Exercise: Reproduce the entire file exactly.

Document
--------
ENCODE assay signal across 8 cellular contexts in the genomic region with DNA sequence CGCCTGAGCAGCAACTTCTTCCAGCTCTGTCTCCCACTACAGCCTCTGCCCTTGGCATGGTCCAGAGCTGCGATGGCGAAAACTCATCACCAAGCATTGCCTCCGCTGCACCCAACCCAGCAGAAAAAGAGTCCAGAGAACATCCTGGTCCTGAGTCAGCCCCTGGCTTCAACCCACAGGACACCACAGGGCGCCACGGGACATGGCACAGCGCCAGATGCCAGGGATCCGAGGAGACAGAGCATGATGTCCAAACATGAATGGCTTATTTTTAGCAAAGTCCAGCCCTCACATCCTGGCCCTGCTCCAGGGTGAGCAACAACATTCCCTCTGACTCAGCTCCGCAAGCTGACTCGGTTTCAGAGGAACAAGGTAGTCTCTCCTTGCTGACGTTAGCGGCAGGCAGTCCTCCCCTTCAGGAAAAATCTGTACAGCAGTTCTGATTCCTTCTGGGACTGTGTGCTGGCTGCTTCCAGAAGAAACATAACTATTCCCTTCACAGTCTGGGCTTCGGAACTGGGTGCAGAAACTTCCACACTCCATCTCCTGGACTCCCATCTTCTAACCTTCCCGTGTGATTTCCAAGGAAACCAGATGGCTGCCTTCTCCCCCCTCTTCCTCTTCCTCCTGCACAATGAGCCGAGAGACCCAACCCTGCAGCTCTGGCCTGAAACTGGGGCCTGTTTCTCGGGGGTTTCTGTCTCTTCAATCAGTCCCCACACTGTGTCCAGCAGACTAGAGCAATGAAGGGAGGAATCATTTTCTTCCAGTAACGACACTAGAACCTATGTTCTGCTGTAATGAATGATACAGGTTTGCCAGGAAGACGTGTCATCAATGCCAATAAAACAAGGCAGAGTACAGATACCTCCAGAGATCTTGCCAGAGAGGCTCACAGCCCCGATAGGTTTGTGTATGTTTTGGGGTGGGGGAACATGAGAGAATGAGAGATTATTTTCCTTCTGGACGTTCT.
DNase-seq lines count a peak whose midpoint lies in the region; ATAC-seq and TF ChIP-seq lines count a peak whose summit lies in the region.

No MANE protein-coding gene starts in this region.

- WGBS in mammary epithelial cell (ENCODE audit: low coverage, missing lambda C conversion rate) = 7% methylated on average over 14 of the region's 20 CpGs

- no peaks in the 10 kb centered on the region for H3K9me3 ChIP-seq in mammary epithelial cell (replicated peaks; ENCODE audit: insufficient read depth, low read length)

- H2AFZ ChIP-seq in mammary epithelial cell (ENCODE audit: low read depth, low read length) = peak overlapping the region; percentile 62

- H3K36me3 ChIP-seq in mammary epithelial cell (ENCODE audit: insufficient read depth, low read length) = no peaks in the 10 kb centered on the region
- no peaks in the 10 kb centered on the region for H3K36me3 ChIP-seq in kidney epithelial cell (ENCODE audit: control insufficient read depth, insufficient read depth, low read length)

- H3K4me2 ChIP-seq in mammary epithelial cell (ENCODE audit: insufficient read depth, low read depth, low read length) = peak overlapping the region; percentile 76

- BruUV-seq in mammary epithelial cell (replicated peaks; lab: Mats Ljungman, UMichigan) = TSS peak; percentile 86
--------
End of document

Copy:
ENCODE assay signal across 8 cellular contexts in the genomic region with DNA sequence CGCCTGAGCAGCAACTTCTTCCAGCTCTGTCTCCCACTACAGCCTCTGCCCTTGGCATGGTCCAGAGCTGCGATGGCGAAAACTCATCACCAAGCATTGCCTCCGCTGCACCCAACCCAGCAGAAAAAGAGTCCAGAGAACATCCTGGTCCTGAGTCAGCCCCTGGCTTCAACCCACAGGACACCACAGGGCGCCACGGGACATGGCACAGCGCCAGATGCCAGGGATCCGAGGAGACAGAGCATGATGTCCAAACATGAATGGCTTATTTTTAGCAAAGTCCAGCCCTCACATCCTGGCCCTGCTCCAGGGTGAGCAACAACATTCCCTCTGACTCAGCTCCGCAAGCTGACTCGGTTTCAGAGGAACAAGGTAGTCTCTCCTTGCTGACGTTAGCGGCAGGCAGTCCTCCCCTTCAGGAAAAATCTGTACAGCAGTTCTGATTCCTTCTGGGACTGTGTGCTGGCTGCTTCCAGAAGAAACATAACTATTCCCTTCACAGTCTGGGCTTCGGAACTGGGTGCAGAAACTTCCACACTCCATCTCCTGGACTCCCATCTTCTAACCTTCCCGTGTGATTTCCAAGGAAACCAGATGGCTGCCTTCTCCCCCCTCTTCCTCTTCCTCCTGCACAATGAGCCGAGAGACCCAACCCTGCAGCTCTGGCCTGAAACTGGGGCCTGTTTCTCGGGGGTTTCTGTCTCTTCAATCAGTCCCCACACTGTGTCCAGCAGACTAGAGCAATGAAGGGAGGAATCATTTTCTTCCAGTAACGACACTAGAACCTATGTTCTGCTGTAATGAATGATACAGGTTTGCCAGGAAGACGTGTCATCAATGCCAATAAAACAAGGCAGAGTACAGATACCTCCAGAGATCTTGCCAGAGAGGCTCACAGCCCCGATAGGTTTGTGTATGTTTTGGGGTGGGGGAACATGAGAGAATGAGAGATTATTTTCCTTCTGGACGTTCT.
DNase-seq lines count a peak whose midpoint lies in the region; ATAC-seq and TF ChIP-seq lines count a peak whose summit lies in the region.

No MANE protein-coding gene starts in this region.

- WGBS in mammary epithelial cell (ENCODE audit: low coverage, missing lambda C conversion rate) = 7% methylated on average over 14 of the region's 20 CpGs

- no peaks in the 10 kb centered on the region for H3K9me3 ChIP-seq in mammary epithelial cell (replicated peaks; ENCODE audit: insufficient read depth, low read length)

- H2AFZ ChIP-seq in mammary epithelial cell (ENCODE audit: low read depth, low read length) = peak overlapping the region; percentile 62

- H3K36me3 ChIP-seq in mammary epithelial cell (ENCODE audit: insufficient read depth, low read length) = no peaks in the 10 kb centered on the region
- no peaks in the 10 kb centered on the region for H3K36me3 ChIP-seq in kidney epithelial cell (ENCODE audit: control insufficient read depth, insufficient read depth, low read length)

- H3K4me2 ChIP-seq in mammary epithelial cell (ENCODE audit: insufficient read depth, low read depth, low read length) = peak overlapping the region; percentile 76

- BruUV-seq in mammary epithelial cell (replicated peaks; lab: Mats Ljungman, UMichigan) = TSS peak; percentile 86